Why Reconnecting with our Black Youth is Critical amid COVID-19: Educating the past, present & future

 From the poorest of countries to the richest of nations, education is the key to moving forward in any society. ~Nelson Mandela

It is an extreme blessing from God that I can educate my son about the times in which we live. I can help him in managing the transition from “Brick -N- Mortal to Click-N-Order, allow him room to become a critical thinker and be a voice of reason concerning his mental development. As a 14-year-old my son allows me to view the world through the lens of a teenager. Although, my wisdom is sufficient to help him and myself to navigate these unchartered waters; I am beginning to see new patterns emerge as it relates to my purpose on this earth. At times, as with all parents we may feel as if our words are not penetrating deep enough. It’s a mater of life and death in terms of making sure we prepare them for the road ahead. Yes, they will make tons of mistakes in the real world despite the upbringing but its more about giving them a moral & ethical foundation around the concept of education that will be key to moving forward in any society.

If you can believe it God has taken America back to educational standards in the Ancient (New Testament) world; where the home was the chief institution for the dispensation of elementary education. Synagogues, and mosques were constructed with attached schools where all children could be found, like what we see today with many of our private & parochial Christian school settings. Because of this global pandemic we currently face parents are now being forced somewhat to educate from home and to get back to the worship of God through family. The dinner table now glows with great wisdom because fast food & fine dining eateries can’t consume family time that has been placed outside the home. Yes, the social interaction kids are used to has taken a hit only for a moment. In time the world will look back and realize the benefits and blessings of perpetuated ignorance (i.e. man-made diseases).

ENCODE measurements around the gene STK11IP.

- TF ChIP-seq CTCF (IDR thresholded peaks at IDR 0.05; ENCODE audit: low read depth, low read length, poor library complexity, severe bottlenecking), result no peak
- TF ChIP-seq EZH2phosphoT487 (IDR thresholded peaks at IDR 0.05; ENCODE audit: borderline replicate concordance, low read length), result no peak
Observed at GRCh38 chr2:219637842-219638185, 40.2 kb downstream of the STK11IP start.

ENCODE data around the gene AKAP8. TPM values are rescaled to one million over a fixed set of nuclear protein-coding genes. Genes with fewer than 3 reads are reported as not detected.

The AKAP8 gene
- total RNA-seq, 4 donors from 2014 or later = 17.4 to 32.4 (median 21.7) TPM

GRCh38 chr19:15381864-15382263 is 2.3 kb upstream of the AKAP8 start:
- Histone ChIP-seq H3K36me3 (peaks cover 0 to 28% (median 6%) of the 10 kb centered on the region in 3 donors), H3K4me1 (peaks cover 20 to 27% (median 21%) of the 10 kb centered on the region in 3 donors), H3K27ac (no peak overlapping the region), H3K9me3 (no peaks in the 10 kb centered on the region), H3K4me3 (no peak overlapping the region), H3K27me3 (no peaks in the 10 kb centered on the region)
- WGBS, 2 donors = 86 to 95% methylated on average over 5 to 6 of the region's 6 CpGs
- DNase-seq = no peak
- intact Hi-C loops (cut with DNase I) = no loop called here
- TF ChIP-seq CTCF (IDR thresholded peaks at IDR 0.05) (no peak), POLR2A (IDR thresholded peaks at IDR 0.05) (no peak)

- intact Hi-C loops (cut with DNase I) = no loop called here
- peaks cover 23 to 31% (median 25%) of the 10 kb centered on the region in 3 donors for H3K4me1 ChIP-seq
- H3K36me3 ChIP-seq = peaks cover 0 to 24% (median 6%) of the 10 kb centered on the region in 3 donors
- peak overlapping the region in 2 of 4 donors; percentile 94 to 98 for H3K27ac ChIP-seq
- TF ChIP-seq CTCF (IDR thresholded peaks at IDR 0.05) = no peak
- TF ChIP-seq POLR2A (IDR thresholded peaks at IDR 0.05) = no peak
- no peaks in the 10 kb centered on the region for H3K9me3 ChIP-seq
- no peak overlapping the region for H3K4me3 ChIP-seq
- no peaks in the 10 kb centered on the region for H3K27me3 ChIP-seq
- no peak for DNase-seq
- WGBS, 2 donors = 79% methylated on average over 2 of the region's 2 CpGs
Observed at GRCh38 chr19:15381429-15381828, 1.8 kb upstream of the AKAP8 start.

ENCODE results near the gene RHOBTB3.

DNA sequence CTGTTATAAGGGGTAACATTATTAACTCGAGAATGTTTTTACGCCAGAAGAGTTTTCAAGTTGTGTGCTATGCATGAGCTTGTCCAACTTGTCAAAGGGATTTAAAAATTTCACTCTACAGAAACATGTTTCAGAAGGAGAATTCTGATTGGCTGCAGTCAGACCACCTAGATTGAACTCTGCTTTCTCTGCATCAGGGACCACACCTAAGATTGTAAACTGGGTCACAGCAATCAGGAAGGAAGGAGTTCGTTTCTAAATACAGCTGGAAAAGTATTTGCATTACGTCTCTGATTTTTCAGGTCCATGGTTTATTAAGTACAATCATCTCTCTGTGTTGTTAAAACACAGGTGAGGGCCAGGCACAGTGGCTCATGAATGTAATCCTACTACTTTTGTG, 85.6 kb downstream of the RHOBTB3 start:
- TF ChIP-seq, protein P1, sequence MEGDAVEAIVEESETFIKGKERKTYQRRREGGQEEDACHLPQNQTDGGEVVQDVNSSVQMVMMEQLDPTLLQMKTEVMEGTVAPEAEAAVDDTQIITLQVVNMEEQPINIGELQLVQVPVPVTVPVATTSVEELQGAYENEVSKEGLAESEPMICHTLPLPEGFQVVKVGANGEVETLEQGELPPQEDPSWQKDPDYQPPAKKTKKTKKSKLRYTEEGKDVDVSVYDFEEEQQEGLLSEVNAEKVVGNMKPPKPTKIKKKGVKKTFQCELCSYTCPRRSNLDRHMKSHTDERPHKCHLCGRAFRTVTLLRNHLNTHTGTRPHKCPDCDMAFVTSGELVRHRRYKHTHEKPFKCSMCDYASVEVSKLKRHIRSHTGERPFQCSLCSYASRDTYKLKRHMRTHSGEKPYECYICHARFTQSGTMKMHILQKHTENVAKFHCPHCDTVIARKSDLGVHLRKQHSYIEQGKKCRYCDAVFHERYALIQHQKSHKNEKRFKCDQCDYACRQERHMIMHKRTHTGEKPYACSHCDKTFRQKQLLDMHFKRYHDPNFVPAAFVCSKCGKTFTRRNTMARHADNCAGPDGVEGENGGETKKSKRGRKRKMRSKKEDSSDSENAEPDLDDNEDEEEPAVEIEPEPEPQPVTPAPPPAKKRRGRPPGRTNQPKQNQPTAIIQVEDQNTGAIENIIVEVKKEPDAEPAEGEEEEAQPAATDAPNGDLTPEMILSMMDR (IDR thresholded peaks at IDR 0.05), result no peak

So, now we get a chance to reconnect with our sons in a way that becomes more in the way of establishing a legacy. It’s an opportunity to expand our horizons, learn new things, explore and just be able to impact the minds of future generations to come. When it come to instructing our sons, we must tell them the obstacles and hurdles that we overcame and those that they may face in the future. These times allow God to come to the forefront as the foundational piece for their success. As an Educationist, Entrepreneur, Father & Mentor to young men it’s important that I start in my own home and pour out into my son. He needs to understand about Ancient African Civilizations, why faith is a key ingredient to his success and how he can lead our legacy into the next 10 generations. It’s not an easy proposition considering the reality of a teenager in America during such a crisis as it’s a lot to unpack for these youngsters. Unless I can get my son to produce for his community I have failed as a father.